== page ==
Chavez vows to punish leaders of strike

Thursday, February 6, 2003

CARACAS, Venezuela -- Smarting from a failed strike to oust President Hugo Chavez, Venezuelan businessmen warned Wednesday that plans to restrict access to foreign currency will bury the reeling economy.

Chavez's leftist government plans to announce the restrictions today, to try to stop a devaluation of the bolivar and protect Venezuela's foreign reserves, which shrank $2 billion during the two-month strike.

Details have not been released. But Chavez vowed Tuesday to punish strike leaders by restricting their ability to purchase U.S. dollars, essential in a nation heavily dependent on imports.

He accused the "coup plotters" of stashing billions of dollars abroad -- "our international reserves, belonging to the nation, to the Republic."

That could force thousands of businesses to close for lack of supplies and leave tens of thousands jobless, business leaders warned.

Already, analysts say the failed two-month strike to oust Chavez will close more than 20,000 businesses and leave 200,000 people jobless.

Strike leader Carlos Fernandez, head of the Fedecamaras business federation, said Chavez was trying to impose control over the struggling private sector, which relies on imports for 60 percent of its supplies and raw materials.

Lope Mendoza, president of the Conindustria business chamber, urged citizens in the import-crazy nation to buy Venezuelan products to keep the economy afloat. "The industrial sector isn't going to please the president, who wants to see a cemetery of businesses," Mendoza said.

Chavez's threat on Tuesday to provide "not one more dollar for the coup plotters" showed he will devise a discretionary system that will "hand out prizes and punishments," said analyst Luis Vicente Leon.

"He is going to control his enemies' income. Venezuela is too dependent on imports," Leon said.

Dropping reserves

Chavez's government suspended dollar purchases on Jan. 22 after the bolivar lost more than 30 percent of its worth during the strike, which began Dec. 2 and ended in all sectors but oil this week.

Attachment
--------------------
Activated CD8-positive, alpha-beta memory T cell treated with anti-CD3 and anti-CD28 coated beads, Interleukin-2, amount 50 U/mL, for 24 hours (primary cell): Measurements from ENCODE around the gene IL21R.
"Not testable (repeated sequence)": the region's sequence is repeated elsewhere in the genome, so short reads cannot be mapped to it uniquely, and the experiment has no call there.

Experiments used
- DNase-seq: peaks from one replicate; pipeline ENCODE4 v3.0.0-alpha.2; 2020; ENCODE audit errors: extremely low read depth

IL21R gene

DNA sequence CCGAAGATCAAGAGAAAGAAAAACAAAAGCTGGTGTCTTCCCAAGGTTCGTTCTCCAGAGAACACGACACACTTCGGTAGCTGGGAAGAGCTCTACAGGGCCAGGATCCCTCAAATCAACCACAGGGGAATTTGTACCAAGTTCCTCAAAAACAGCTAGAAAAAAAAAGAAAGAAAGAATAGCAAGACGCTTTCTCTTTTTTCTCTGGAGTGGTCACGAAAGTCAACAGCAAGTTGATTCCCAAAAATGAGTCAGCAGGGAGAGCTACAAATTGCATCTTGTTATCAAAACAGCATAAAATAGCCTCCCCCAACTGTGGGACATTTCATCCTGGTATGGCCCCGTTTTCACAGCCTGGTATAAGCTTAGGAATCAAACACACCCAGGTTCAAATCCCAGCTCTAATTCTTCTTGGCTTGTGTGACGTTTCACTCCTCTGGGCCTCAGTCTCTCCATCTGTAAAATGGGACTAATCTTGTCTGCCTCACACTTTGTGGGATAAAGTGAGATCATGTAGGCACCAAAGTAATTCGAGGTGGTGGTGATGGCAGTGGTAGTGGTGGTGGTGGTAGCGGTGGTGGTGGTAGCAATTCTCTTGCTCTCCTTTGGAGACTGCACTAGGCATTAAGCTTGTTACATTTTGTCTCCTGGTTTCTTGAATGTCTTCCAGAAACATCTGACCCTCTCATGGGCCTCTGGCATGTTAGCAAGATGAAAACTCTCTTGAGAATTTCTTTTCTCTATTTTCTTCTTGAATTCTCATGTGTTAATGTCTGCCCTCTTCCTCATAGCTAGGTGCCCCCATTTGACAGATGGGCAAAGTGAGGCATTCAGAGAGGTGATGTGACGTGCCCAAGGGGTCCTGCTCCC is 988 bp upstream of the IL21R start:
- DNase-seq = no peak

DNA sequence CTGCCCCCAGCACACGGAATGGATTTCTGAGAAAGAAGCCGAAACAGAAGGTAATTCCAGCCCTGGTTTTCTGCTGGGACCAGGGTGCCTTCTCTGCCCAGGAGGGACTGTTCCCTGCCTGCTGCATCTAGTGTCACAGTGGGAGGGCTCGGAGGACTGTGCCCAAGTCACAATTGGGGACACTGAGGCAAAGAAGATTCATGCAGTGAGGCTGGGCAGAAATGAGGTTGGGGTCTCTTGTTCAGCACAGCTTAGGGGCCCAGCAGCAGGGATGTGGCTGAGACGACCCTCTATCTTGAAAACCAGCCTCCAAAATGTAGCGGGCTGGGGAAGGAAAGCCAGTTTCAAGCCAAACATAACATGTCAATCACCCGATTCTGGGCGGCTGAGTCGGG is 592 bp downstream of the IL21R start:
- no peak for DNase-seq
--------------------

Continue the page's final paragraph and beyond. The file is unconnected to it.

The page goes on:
Foreign reserves dropped $2 billion in part because the government was spending $60 million a day to prop up the bolivar.

The bolivar last traded at 1,850 to the dollar. On the black market, it's 2,500 per dollar. Devaluation, in turn, sent inflation past 30 percent, and many economists forecast a 25 percent recession this year.

Finance Minister Tobias Noriega said a fixed rate -- between 1,600 and 1,850 bolivars per dollar -- will be adopted for imports of food, medicines and government transactions.

It wasn't known how many dollars the government will make available to citizens and businesses, what conditions they must meet to buy dollars, and how many dollars they can buy.

Some newspapers speculated Wednesday that citizens will face restrictions on the amount of dollars they can buy for business travel abroad.

Also Wednesday, the government opened an investigation into a fifth private television station, Venevision, for allegedly breaching broadcast law by supporting the strike.

Chavez accuses Venevision, Globovision, Radio Caracas Television, Televen and a regional station in the southwestern state of Tachira of supporting efforts to overthrow him. The stations could be fined or suspended.

On Tuesday, the government said it would investigate whether some radio stations should have their broadcast licenses revoked for airing "violent propaganda."

The government is preparing a media content law governing what and when radio and TV stations can broadcast.

Media owners accuse Chavez of inciting his followers to attack journalists and abusing a law that allows presidents to interrupt private programming to broadcast speeches or government messages.

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